science fair projects

Ideas For Chemistry Science Fair Projects

Chemistry Science Fair Projects

Here you'll find some ideas for chemistry science fair projects you can easily do at home. Your project doesn't have to be complicated and it can even be fun. It should though show one or more of the principles of chemistry and it should follow the scientific method of investigation. 

What Is Chemistry?

Chemistry is the branch of science that studies the interaction of atoms to form molecules and of molecules and atoms to form compounds. Compounds are formed when two different atoms or molecules combine chemically. For example table salt is formed when an atom of sodium combines with an atom of chlorine. The chemical representation is NACL.

Chemistry is a big field of study with endless possibilities to develop some interesting chemistry science fair projects. Almost everything involves chemistry in one way or another. Of all the products on the market most of them required the application of chemistry in their manufacture.

Look around at some of the products in your home and imagine how they were made. I'm betting you can't find any that didn't involve some type of chemical reaction. Perfumes, soaps, shampoos, bleaches, paints, medicines of all types...chemistry was used to make them all. Plastics, steel, foam rubber, synthetic fabrics...chemistry again used to make them all.

Our bodies are in fact chemical factories. Millions of chemical reactions(biochemical more appropriately) are going on constantly. Some break down the foods we eat to provide energy for our cells. Other reactions make proteins and enzymes to maintain our body functions. 

Some Ideas For Chemistry Science Fair Projects

  1. Check for lead. The EPA says lead can be found in 50% of the homes in the United States. Test the paint in your house for lead. Older houses were painted with lead based paints. Check your dishes, coffee mugs, bowls, etc. Ceramic glazes used to contain lead compounds. Imported toys of different types may also contain lead. And finally test for lead in the soil near your home.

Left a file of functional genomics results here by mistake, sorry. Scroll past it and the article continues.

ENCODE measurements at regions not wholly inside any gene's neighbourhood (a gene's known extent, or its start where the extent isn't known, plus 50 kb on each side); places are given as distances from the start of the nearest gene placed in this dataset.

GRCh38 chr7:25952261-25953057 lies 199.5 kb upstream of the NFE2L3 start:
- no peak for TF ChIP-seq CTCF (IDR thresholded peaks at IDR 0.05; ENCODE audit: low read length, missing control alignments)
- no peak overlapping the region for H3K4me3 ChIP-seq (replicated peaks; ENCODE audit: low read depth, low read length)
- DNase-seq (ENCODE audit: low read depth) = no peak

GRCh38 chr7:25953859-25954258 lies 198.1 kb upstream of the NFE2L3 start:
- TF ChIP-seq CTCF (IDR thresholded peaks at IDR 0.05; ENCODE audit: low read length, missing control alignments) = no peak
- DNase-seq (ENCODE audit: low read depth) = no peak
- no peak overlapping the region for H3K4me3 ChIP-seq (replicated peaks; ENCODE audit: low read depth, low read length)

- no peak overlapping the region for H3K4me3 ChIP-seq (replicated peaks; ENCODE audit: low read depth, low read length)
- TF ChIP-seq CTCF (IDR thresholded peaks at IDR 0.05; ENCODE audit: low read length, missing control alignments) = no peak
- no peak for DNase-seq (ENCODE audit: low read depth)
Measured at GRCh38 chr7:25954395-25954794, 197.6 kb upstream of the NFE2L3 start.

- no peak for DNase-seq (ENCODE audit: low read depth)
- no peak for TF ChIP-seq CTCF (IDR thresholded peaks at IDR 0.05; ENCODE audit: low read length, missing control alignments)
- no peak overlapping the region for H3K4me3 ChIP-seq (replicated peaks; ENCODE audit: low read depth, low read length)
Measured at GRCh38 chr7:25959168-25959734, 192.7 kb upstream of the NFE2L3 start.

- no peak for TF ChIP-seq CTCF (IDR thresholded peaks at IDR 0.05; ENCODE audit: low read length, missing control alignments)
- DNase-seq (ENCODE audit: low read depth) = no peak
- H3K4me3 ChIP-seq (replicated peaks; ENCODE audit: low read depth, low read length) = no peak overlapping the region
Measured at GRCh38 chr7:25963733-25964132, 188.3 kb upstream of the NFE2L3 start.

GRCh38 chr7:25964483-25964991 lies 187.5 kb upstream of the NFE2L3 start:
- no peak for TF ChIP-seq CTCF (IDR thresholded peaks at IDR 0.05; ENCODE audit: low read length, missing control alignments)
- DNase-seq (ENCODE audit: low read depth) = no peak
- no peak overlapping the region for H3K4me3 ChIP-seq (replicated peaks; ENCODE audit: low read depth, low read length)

2. Do water tests. Check the dissolved oxygen level, chlorides, phosphates, and calcium levels in your tap water.
  3. Test common foods for sugars, starches, iron, fats, and proteins.
  4. Check the air in your area for particles, smoke, chemical gases, carbon dioxide levels.
  5. Do soil tests for potassium, nitrogen, phosphate, and pH levels.
  6. Simple experiments in your kitchen. Make super size bubbles, rock candy, soda pop.
  7. Set up some experiments and do an electrolysis project.
  8. Do a project involving electroplating of metals.
  9. Test the pH levels of products like soaps and shampoos. Are pH balanced shampoos really neutral.
  10. Do a project to find out which household chemicals cause ferrous materials to rust or corrode the most. Test vinegar, table salt, liquid bleach, laundry detergent, sugar, etc.
  11. Be a CSI or crime scene investigator and demonstrate some of the methods you see on the crime scene tv shows.

These are just a few ideas, and the possibilities for chemistry science fair projects are only limited by your imagination.

Using basic theory and this calculator below, you can quickly find the answers to your chemistry equations.

Fill in any two of the three text fields in either the empirical formula or the molarity forms. (Make sure at least one of the three text fields is empty.)

Empirical Formula
Number of Moles of atoms (n) :
Mass of Element (m) :
Relative Atomic Mass (Ar) :
Concentration of Solute (M) :
Amount of Solute (n) :
Volume of Solution (L) :


Titration Chemistry Science Fair Projects Experiment To Find Vitamin C Content In Apple Juice

Student Question: I need to work out the method to find the concentration of Vitamin C in apple juice.


We found this method for measuring Vitamin C on the Internet from the University of Michigan. One gives a qualitative method and the other a quantitative method.


Vitamin C in Fruit Juices Recommended Age Level: High School


In this experiment we will determine the amount of vitamin C (ascorbic acid) in different fruit juices by titration of the juice with a solution of iodine. The iodine reacts rapidly with the vitamin C. If you have a juice you would like to analyze, bring about 125 ml to lab. Compare at least two juices.


Preparation of the Sample:

Add about 1 g of oxalic acid (to stabilize the ascorbic acid) to about 100 ml of the juice in a 250 ml beaker.

The Titration: Rinse your clean 50 ml burette with a little iodine solution and fill it with the iodine solution using a funnel.

Drain it to just below the first volume mark. Be certain that there are no air bubbles in the tip.

Read the initial volume to the nearest 0.01 ml.

Pipette 25.0 ml of your filtered fruit juice into a clean Erlenmeyer flask.

Add a little (the tip of your spatula) of the thyodene indicator.

Add iodine solution from the burette with constant swirling until a definite color change is observed throughout the solution.

Sometimes the color will fade on standing, so take the first time it changes as your endpoint.

Record the final level of your iodine solution. Repeat this section once or twice as time permits.


One ml of the iodine solution is equivalent to 0.30 mg of vitamin C.

Calculate the number of milligrams of vitamin C in 25 ml of your sample by multiplying the volume in ml of iodine solution you used by the vitamin C equivalent of the iodine solution.

Record this in your notebook for each of your trials.

Calculate the average value, as well, and record that.

Do at least two trials for each juice.

For your conclusion compare at least two different juices.

Wastes: All of the reagents and wastes in this experiment can be put down the drain with the water running.

Good luck with your chemistry science fair projects.